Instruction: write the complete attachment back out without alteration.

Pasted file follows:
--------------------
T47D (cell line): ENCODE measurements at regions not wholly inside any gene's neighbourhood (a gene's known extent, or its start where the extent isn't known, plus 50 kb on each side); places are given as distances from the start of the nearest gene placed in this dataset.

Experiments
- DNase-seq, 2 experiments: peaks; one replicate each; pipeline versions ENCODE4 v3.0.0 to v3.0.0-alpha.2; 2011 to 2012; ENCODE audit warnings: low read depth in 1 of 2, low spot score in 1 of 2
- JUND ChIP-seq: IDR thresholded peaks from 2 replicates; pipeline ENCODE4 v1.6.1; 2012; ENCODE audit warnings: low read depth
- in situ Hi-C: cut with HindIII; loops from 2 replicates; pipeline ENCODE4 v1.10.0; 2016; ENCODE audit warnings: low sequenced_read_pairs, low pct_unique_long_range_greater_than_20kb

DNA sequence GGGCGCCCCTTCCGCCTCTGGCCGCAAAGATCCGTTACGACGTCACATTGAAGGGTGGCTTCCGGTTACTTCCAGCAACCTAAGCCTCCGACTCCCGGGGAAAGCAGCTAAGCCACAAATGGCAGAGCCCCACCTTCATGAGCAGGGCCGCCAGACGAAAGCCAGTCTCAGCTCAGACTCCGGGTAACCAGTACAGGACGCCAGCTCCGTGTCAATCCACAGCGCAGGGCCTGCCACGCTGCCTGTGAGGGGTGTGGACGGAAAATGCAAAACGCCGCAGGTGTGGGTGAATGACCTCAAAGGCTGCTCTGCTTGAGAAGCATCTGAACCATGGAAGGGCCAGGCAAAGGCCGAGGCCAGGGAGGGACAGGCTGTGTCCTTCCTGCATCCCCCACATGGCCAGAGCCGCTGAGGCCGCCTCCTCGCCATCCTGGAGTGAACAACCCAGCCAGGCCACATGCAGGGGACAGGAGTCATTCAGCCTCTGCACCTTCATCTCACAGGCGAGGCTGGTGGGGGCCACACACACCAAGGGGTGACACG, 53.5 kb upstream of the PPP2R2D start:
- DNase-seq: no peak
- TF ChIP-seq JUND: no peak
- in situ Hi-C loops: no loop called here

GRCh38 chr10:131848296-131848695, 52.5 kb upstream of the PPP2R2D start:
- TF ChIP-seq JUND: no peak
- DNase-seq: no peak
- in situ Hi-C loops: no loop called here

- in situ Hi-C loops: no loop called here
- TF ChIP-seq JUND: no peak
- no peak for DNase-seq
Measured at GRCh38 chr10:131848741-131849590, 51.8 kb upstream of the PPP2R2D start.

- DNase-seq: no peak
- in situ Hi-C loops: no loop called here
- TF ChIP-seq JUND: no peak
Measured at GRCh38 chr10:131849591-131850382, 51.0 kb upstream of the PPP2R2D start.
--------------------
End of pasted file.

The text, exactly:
T47D (cell line): ENCODE measurements at regions not wholly inside any gene's neighbourhood (a gene's known extent, or its start where the extent isn't known, plus 50 kb on each side); places are given as distances from the start of the nearest gene placed in this dataset.

Experiments
- DNase-seq, 2 experiments: peaks; one replicate each; pipeline versions ENCODE4 v3.0.0 to v3.0.0-alpha.2; 2011 to 2012; ENCODE audit warnings: low read depth in 1 of 2, low spot score in 1 of 2
- JUND ChIP-seq: IDR thresholded peaks from 2 replicates; pipeline ENCODE4 v1.6.1; 2012; ENCODE audit warnings: low read depth
- in situ Hi-C: cut with HindIII; loops from 2 replicates; pipeline ENCODE4 v1.10.0; 2016; ENCODE audit warnings: low sequenced_read_pairs, low pct_unique_long_range_greater_than_20kb

DNA sequence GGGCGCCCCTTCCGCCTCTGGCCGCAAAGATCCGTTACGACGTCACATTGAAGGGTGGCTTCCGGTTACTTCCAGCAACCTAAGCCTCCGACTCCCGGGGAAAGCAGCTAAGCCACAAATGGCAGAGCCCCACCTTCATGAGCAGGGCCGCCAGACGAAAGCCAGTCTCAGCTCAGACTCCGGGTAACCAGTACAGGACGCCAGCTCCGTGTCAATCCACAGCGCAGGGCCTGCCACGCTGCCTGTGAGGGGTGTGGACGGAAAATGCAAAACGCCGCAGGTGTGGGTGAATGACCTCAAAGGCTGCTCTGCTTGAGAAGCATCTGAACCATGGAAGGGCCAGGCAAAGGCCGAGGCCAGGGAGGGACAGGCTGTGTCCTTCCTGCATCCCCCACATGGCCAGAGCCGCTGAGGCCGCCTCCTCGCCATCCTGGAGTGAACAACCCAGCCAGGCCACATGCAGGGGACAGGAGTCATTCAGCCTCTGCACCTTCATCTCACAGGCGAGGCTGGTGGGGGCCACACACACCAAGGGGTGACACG, 53.5 kb upstream of the PPP2R2D start:
- DNase-seq: no peak
- TF ChIP-seq JUND: no peak
- in situ Hi-C loops: no loop called here

GRCh38 chr10:131848296-131848695, 52.5 kb upstream of the PPP2R2D start:
- TF ChIP-seq JUND: no peak
- DNase-seq: no peak
- in situ Hi-C loops: no loop called here

- in situ Hi-C loops: no loop called here
- TF ChIP-seq JUND: no peak
- no peak for DNase-seq
Measured at GRCh38 chr10:131848741-131849590, 51.8 kb upstream of the PPP2R2D start.

- DNase-seq: no peak
- in situ Hi-C loops: no loop called here
- TF ChIP-seq JUND: no peak
Measured at GRCh38 chr10:131849591-131850382, 51.0 kb upstream of the PPP2R2D start.